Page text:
Cafés have a long history, rolling with tides of cultural change while offering outlets for sociable caffeination in good times and bad. These days, you know a neighborhood's star is on the rise when it gets the kind of café that serves biscotti. Or so we remarked to each other five years ago, when Lawrenceville's reinvention as a bohemian design district was just beginning. Sure enough, that first café was not long in setting its biscotti jars on the counter, providing refreshment to hipsters browsing their way through Butler Street's art galleries and antique shops.
Then, one of Butler Street's pioneer new businesses, a top-notch vintage-furnishings store specializing in the bold colors and geometry of the early- to mid-20th century, underwent a reinvention of its own to become a café. Its new owners made Coca Café much more than just another café: By utilizing vintage pieces as decor and featuring local artists' work on the walls, Coca has perfected the neat trick of appearing hip without being pretentious.
The atmosphere is somehow simultaneously bustling and relaxed. Natural light floods the space through the storefront windows, falling onto a motley assortment of tables and chairs, each of which seems to promise its own experience: an intimate two-top here, a family-sized dinette there.
Coca offers far more than coffee and cookies on its breakfast and lunch menus. Among the surprising but not outlandish variety of dishes on its brunch list, the omelets alone include smoked salmon, wild mushroom, roasted vegetable, sun-dried tomato pesto and four cheese a selection that had us begging our server for "just one more minute" each time she approached, pencil poised. Coca also caters matter-of-factly to vegans with options such as scrambled tofu in place of eggs.
To ease into our brunch, we tried the yogurt-granola parfait. The granola, full of whole almonds and toasted oats, provided a sweet, crunchy layer alternating with smooth, tart yogurt and topped with ripe, fresh berries.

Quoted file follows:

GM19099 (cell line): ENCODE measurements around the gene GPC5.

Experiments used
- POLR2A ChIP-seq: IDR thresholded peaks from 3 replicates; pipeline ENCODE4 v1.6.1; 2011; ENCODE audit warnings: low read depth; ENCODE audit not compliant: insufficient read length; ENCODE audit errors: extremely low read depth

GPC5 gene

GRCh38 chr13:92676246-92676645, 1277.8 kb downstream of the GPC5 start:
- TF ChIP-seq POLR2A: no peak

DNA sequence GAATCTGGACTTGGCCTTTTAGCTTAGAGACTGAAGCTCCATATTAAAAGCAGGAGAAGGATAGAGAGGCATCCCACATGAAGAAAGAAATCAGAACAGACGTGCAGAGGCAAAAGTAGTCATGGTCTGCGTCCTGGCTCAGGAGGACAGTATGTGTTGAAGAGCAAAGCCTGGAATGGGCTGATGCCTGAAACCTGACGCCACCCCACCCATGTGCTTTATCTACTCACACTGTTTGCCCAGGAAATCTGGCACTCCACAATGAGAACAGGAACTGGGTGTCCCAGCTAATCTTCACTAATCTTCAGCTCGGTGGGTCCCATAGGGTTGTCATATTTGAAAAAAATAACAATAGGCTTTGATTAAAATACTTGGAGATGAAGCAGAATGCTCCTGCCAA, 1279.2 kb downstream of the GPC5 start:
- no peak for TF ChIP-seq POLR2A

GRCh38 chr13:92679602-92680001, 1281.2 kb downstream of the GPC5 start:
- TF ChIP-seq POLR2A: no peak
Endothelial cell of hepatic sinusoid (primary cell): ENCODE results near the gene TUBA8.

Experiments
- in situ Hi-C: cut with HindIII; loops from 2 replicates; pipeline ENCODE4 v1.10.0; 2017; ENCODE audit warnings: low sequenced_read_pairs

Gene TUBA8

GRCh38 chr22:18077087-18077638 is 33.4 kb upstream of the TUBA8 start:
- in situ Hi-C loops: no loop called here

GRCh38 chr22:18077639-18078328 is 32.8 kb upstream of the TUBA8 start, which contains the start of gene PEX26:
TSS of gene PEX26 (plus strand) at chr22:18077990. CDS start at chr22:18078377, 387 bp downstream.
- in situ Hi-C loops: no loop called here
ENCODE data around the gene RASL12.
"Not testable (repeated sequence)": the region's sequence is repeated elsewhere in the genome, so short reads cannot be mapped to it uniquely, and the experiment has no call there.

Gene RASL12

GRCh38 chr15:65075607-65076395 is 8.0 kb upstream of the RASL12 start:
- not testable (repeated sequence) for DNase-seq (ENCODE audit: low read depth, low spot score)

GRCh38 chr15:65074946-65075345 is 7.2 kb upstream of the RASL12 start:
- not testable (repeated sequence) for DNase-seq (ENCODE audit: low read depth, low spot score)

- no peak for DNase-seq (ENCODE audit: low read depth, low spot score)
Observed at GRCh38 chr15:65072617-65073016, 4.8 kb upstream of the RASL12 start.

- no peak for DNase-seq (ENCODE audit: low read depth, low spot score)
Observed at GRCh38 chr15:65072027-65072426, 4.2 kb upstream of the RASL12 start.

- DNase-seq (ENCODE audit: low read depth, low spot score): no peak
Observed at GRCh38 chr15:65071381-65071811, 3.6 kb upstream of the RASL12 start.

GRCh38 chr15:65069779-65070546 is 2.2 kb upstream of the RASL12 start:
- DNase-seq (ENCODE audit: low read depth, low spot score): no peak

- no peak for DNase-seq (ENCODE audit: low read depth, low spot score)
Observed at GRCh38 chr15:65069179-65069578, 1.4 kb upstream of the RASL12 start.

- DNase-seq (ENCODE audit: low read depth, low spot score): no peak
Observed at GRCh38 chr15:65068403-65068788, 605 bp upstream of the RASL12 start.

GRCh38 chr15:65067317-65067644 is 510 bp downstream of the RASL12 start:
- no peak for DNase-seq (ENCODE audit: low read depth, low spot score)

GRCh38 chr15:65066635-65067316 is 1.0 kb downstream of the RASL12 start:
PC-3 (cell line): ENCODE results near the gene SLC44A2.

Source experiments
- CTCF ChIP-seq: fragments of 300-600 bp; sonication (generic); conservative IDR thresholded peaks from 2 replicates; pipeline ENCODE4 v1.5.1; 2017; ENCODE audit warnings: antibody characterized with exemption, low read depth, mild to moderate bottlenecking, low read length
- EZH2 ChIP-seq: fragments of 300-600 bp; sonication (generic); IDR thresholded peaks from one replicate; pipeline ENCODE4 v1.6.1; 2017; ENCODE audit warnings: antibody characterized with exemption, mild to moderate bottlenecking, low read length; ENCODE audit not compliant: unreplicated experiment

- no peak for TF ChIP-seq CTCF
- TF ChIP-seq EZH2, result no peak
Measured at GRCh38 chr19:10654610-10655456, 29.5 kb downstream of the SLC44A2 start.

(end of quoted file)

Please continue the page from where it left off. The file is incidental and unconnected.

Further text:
Next came herbed-goat-cheese French toast. Three slices of country white bread were each two inches thick, light and fluffy with a toothsome crust. Chevre, tinted green by added herbs, filled the middle of each slice with creamy, earthy richness. We wondered if fresh fruit and syrup would really work with this savory base, but it did. The sweet-tart freshness of blueberries and strawberries, the sugary slather of maple syrup, the airy bread and the luxurious cheese together put us in mind of a decadent, yet not saccharine, Italian dessert.
Jason wanted something both savory and hearty, and the southwest wrap fit the bill. Roasted red peppers, caramelized onions and wilted spinach accompanied fluffy, seasoned scrambled egg, with plenty of gooey muenster cheese upping the ante to make this breakfast burrito almost rich. The whole-wheat tortilla had been crisped in a sandwich press, a small touch that went a long way toward improving the texture of the wrap, and the accompanying salsa defied any accusations of blandness.
Our tour of the breakfast menu satisfied our appetites but only piqued our curiosity about lunch. On the afternoon menu, an array of wraps and sandwiches follows the lead of the omelets, offering distinctive and interesting, but not precious, combinations. Full as we were, we agreed to share a sandwich of turkey on a croissant with roasted red peppers. Herbed goat cheese made another appearance, but in the sandwich context its herbal character came to the fore. A generous heaping of fresh vegetables, sweet roasted peppers and a crispy, buttery croissant rounded out this outstanding sandwich. Alongside was a delightful orzo salad, rice-shaped pasta tossed with an array of roasted vegetables in a light, subtle dressing.
Coca Café used to be a place to shop for treasures. Now it is a treasure in and of itself, a place where ordinary food and objects rise to extraordinary levels of refinement in an atmosphere as agreeable as your own home kitchen. And you don't have to do the dishes.
Jason: 4 stars
Angelique: 4 stars